Like many of you, I enjoy seeking out the first healthy discussion board I could find after watching the latest episode of a particular television series. There’s a certain closure that comes with knowing my voice was heard before thousands of other dedicated viewers who either agree or disagree with my opinions, particularly because the episode I had watched aggressively fueled my critical instincts. In the case of Shameless, this has become a normality – and recently, those same instincts that encourage me to discuss it with countless strangers on the internet have also been enough drive for me to review it every week, despite my schedule restraints.
I’m saying all of this because Shameless is my favorite television show and I have no problems restructuring my priorities around getting that one hour necessary to check up on the Gallaghers and her mischievousness. I’m also saying all of this because, as a life-long fan of the series, it’s utterly upsetting seeing it collapse on top of itself. For almost an entire season’s worth of episodes now, I’ve been fighting with the possibility that the show is becoming incapable of sustaining an adequate level of quality. The strength of the writing has fallen off considerably since its fantastic fourth season, and a lot of the characters are being spun around in the same predicaments with little commitment in fleshing them out any further. It’s a sad day when these traits start to frequent in a long-running franchise, and “Pimp’s Paradise” suggests that Shameless is definitely plummeting.
That’s the nice way of putting things, though. In actuality, “Pimp’s Paradise” is a shit-show of poor writing, extreme corner-cutting, and infuriatingly offensive humor. Besides the one element of the entire episode that stands a chance at resonating with us as viewers, the entire hour spanning this week’s proceedings is nothing but a grand demonstration of distasteful, dishonorable, and disappointing television.
If you’ve been pulling for the Gallaghers to band together after winning the house back; keep dreaming. Ian and Lip are still off on their own accord, while everyone else besides Frank and Debbie continue to hold up fences begging to be mended. This show has not figured out a way to make this work, which is gravely worrisome considering how sloppily each individual story arc is advancing. But that’s not even the worst part in all of this: Shameless is feeding us this shit without even properly covering up its tracks anymore. I’m over the ridiculousness of the Gallaghers being back home so easily, but what’s to make of other sudden developments like Debbie moving back in as well? Despite Carl dropping his own investment in the re-purchasing, this is still Fiona’s house, and she refuses to allow Debbie passage so long as she persists on keeping her incoming child. So why is Fiona giving up on all of that so abruptly? We only get a couple of scenes where she converses with the family and realizes that her hold over them has relinquished, but that shouldn’t be nearly enough pull for her to move back in with Sean – didn’t she just fight tirelessly for this house in the first place? What’s stopping her from making her presence felt and taking things over like she’s supposed to? I’m here wondering why the show even bothered taking this place away from the Gallaghers to begin with; all of this conveniently-resolved turmoil just for some pre-conceived solution that goes entirely against these characters. Unbelievable.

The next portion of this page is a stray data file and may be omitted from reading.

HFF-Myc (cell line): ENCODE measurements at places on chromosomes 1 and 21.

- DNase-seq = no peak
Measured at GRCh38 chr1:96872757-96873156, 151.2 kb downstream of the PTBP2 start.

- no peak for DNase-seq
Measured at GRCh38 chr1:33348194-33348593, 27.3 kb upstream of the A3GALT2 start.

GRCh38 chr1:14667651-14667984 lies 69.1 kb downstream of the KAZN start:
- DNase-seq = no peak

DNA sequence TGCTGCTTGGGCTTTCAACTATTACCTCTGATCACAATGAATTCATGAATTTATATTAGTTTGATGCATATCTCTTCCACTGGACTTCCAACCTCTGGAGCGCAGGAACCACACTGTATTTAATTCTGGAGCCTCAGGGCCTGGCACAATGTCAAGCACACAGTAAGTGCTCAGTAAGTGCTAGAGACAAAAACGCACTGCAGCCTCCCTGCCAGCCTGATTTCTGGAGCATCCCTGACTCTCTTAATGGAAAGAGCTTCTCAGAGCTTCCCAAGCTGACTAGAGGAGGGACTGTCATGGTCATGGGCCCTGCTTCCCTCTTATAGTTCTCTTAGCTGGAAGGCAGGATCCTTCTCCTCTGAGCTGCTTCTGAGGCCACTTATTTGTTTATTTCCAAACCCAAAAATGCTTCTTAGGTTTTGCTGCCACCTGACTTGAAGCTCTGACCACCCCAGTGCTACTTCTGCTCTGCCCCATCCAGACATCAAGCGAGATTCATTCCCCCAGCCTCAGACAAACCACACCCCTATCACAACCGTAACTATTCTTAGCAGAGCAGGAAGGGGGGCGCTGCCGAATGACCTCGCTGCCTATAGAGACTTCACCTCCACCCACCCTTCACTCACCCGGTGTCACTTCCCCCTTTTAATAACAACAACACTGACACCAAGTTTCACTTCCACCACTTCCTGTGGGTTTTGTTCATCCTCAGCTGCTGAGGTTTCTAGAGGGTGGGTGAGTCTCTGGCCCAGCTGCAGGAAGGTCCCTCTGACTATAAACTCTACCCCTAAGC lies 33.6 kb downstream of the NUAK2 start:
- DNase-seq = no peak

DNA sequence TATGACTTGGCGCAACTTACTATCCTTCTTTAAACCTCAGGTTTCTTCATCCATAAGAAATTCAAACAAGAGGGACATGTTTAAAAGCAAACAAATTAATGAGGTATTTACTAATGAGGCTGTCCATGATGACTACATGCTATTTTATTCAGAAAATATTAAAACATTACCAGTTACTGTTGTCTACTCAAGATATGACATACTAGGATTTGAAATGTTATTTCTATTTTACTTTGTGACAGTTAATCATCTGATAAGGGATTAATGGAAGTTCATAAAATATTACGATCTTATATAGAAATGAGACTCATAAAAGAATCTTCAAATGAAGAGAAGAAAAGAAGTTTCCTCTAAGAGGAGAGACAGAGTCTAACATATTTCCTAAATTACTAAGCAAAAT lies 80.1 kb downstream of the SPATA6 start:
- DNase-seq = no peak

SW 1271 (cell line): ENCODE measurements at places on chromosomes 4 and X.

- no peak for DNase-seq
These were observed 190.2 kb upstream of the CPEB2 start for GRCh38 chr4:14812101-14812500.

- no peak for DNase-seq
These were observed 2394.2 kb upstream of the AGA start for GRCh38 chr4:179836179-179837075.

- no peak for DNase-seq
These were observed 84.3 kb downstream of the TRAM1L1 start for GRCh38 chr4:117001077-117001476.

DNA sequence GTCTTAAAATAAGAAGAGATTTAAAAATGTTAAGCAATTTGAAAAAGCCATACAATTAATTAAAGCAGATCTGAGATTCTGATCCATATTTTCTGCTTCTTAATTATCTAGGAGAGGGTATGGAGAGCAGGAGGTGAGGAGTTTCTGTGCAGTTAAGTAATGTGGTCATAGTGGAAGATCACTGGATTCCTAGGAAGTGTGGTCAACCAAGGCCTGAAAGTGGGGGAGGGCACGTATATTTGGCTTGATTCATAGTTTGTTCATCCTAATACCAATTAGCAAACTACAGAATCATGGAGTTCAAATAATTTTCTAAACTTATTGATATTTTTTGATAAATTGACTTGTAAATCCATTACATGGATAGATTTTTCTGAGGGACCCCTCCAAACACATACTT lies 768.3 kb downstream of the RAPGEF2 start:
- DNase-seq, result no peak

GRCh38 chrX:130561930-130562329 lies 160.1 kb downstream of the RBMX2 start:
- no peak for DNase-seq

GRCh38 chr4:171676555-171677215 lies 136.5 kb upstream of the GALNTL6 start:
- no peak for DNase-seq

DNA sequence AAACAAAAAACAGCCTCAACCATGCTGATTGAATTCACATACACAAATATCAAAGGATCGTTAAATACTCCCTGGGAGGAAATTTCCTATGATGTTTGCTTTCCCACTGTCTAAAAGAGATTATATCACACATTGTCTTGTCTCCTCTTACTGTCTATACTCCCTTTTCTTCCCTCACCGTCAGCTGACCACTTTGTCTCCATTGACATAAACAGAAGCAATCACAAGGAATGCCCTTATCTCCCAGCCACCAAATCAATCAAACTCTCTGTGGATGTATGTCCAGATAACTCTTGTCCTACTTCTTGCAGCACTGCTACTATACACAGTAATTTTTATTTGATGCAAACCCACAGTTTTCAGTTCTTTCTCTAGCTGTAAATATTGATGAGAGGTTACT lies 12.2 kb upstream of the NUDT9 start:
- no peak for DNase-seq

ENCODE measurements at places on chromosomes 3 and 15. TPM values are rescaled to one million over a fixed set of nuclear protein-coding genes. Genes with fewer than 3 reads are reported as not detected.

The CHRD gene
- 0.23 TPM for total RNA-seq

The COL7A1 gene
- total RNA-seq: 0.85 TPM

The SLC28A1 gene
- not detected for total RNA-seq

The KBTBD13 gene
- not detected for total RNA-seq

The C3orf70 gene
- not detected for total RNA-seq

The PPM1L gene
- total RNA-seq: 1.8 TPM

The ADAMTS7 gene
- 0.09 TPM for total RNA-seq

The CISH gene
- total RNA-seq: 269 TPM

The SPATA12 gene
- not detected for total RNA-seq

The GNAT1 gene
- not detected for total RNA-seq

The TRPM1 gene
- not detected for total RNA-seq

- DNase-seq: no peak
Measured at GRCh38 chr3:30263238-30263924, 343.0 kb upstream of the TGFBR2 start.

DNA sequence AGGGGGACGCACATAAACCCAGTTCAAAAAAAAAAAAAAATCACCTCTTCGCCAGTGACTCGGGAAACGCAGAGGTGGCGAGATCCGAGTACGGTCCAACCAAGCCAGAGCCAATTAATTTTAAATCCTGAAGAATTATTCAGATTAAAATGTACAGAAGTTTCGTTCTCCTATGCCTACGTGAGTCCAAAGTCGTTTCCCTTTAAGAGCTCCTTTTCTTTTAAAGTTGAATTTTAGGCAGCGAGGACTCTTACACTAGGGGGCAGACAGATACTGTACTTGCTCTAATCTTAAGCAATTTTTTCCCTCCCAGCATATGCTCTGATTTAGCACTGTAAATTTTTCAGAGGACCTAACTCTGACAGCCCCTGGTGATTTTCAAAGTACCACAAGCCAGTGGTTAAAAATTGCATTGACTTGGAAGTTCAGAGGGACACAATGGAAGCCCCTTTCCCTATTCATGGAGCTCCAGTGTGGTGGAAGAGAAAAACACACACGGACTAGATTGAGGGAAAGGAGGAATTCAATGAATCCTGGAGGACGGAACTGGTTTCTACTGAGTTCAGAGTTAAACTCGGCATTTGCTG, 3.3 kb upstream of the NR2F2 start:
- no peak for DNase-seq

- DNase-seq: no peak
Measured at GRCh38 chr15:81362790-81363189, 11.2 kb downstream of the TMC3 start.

Debbie’s living status with Erica is another huge misstep this week – but the exception here is that I never gave a damn about this development in the first place. Shameless continued its downward spiral for Debbie, as she went to extreme measures in her efforts to have Erica retain a bed for her to sleep in – only for those same extreme measures to go absolutely nowhere thematically. Frank’s ridiculous notion for his daughter to offer lesbian sex is as revolting as it sounded, but the show chickens out at the last second when he shoots her a text declaring that she once again has a room of her own back home. In summary: We spent three-four weeks awkwardly watching a pregnant, under-aged teen resort to seduction in the hopes of keeping a roof over her head for no reason. Did I mention yet that none of this agreed with the type of character Debbie’s been written as this entire series!?